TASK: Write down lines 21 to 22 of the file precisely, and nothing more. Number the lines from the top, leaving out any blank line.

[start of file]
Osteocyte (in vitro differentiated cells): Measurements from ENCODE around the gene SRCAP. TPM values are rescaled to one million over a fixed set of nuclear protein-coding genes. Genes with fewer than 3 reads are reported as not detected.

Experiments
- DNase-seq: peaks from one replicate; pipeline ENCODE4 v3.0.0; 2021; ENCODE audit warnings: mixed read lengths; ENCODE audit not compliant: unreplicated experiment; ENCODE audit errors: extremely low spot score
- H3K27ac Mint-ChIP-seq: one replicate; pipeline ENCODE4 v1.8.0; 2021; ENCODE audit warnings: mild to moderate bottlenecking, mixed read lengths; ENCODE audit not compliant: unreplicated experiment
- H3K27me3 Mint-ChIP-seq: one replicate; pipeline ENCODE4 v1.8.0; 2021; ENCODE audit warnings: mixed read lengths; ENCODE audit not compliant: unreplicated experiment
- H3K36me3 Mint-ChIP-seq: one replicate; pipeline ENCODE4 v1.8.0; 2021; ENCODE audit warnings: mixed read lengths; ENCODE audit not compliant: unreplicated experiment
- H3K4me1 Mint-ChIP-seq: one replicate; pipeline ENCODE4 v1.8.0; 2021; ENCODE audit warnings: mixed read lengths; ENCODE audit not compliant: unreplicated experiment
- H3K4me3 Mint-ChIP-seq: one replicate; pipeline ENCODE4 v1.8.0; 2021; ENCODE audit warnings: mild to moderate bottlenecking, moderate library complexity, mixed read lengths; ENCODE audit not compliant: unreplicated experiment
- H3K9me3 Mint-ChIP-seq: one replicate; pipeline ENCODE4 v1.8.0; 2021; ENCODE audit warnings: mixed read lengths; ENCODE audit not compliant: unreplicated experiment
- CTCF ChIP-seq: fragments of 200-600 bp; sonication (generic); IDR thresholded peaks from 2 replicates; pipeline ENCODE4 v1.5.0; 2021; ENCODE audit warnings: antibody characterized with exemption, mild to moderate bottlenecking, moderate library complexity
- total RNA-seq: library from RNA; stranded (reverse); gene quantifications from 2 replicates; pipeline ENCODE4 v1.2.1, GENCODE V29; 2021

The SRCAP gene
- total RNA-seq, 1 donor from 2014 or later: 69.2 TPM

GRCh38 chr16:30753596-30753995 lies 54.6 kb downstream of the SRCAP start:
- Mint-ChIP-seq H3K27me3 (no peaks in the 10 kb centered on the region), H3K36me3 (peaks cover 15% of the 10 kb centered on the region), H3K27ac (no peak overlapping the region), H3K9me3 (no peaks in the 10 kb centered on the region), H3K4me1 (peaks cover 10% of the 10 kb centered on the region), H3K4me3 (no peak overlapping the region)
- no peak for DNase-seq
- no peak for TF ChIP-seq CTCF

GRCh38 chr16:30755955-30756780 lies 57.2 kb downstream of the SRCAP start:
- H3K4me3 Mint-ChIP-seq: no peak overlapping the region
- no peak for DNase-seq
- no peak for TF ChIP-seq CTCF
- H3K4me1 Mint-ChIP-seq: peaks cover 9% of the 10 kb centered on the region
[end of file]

- no peak for TF ChIP-seq CTCF
- H3K4me1 Mint-ChIP-seq: peaks cover 9% of the 10 kb centered on the region